THE WB: Time to Grow Up

May 16, 2005  •  Post A Comment

Rather than return to the high school playground on which it has so often played, The WB may for the new season embrace more sophisticated fare with veteran auspices, insiders said.

The WB could use at least one new drama for Sunday, plus a show more robust than the critically acclaimed but ratings-challenged “Jack & Bobby” on Wednesdays at 9 p.m. And like all its competitors, at least two new comedies would help invigorate its comedy blocks on Thursday and Friday.

Despite the success of “Blue Collar TV” on Thursdays, two seasons have gone by since The WB had a comedy hit. The network’s saving grace has been the continued success of teen- and 20-something-focused stalwarts such as “7th Heaven,” “Gilmore Girls” and “One Tree Hill.”

But rather than focusing solely on its teen and 20-something audience, The WB this development season made a priority of being in business with A-list show creators and targeting the upper range of the adults 18 to 34 demo. New Entertainment President David Janollari brought in, for example, producers such as Tom Fontana, David E. Kelley and Jerry Bruckheimer to develop for The WB.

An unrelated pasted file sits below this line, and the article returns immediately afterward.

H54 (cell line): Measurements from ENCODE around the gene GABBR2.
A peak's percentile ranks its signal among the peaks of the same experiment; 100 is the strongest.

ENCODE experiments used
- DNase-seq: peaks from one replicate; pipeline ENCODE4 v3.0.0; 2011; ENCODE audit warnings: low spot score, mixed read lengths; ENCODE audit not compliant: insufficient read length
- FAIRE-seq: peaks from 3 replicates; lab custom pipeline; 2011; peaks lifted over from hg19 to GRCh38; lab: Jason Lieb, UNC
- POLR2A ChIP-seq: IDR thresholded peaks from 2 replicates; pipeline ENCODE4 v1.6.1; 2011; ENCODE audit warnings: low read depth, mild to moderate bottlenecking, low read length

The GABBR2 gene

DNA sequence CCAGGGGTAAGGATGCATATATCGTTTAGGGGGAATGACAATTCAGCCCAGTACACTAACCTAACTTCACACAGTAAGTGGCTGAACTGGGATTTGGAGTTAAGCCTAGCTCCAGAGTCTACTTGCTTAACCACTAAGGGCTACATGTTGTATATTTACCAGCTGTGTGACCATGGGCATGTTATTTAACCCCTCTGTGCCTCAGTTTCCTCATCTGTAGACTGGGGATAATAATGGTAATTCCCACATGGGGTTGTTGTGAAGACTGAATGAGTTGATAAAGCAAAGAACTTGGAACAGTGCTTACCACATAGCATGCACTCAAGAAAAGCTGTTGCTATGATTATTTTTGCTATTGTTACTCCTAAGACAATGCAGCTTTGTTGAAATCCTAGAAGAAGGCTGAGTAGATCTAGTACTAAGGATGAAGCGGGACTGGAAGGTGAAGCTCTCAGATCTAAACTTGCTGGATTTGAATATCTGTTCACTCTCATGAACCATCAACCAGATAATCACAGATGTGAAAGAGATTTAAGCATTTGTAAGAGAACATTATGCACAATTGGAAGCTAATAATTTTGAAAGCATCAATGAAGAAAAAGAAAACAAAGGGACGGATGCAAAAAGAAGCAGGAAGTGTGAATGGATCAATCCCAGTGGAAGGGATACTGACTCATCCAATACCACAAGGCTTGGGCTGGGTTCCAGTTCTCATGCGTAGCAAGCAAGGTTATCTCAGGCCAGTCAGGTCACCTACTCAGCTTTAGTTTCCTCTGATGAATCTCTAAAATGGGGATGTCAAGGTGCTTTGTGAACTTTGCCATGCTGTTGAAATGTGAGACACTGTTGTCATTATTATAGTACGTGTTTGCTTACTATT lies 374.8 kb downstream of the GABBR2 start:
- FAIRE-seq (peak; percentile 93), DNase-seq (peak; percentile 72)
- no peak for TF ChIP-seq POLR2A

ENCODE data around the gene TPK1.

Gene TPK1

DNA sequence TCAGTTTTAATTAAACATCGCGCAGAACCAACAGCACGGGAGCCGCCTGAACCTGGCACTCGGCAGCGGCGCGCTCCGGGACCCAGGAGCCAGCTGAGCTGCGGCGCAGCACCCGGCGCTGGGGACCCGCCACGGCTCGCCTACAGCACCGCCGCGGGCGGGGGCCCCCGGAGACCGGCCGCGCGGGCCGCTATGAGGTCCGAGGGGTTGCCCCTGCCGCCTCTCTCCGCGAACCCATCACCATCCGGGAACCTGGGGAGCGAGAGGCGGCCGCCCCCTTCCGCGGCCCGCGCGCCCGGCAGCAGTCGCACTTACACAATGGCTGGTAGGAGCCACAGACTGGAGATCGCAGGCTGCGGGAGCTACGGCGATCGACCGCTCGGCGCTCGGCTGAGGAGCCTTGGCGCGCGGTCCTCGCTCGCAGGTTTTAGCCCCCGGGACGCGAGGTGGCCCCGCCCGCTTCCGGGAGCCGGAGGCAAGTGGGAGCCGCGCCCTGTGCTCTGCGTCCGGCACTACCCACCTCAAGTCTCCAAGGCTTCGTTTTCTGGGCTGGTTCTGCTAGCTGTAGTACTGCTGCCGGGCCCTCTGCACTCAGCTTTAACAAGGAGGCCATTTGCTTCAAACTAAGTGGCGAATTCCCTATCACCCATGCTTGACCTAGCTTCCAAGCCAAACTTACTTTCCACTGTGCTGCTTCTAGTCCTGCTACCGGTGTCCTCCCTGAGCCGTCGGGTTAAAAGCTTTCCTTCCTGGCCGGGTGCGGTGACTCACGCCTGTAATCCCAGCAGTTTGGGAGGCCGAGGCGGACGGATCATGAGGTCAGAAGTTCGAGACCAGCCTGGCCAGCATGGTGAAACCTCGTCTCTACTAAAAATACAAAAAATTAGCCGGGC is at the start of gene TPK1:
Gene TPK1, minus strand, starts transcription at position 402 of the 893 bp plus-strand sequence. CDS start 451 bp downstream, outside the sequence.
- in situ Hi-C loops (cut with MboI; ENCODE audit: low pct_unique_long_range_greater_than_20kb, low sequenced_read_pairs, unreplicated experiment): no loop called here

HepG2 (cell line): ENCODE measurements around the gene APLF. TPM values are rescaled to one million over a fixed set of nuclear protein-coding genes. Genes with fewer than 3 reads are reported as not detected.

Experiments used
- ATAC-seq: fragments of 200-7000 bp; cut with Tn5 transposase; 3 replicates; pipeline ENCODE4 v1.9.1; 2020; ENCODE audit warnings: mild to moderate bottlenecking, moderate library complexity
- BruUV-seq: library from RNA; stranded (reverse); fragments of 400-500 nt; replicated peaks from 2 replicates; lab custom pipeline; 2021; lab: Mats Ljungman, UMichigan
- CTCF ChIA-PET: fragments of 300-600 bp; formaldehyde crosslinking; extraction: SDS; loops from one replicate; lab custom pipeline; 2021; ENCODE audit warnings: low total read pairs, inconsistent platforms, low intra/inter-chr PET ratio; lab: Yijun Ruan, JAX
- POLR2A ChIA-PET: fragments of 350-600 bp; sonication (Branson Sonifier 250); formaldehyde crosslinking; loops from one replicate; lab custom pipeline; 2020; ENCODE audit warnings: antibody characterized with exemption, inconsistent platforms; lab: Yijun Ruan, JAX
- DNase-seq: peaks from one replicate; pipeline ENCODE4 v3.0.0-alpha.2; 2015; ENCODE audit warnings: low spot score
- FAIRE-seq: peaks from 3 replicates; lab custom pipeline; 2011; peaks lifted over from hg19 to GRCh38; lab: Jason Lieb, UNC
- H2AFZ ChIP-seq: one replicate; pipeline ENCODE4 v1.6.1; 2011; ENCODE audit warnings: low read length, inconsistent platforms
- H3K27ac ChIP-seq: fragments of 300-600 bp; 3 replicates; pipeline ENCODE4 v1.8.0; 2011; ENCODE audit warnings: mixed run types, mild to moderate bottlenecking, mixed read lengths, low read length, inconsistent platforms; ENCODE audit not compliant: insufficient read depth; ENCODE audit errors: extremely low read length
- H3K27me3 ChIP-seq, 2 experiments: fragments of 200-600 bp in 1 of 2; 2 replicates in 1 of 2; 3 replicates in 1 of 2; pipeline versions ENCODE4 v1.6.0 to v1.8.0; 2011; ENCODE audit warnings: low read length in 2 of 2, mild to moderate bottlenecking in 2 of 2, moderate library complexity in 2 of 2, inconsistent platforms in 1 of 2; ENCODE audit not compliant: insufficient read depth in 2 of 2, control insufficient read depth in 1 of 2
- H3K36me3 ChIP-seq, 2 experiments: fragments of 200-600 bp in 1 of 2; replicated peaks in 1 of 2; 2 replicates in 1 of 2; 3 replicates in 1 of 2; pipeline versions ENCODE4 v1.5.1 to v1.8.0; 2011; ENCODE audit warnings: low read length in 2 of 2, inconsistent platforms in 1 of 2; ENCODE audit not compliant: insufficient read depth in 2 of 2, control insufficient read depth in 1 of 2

Front-of-the camera talent includes Camryn Manheim in a comedy as a single mother and Rebecca Romijn as a TV reporter in the drama “Pepper Dennis.”

Network executives have been talking up “Pepper Dennis,” sources said, while Warner Bros.’ drama “Supernatural” was described by one agent as “all but picked up.”

“He’s done a good job wrangling in the high-level talent,” an agent said of Mr. Janollari. “He went after those people and got them.”

Another agent said forgoing high school dramas has its risks.

“[The WB has] an identity problem,” he said. “They are developing away from what has made them what they were.”

Still, another agent said that with just 13 hours of programming, The WB can do more for its flat ratings with less.

“If they have just one fresh show, they’ll be fine,” he said.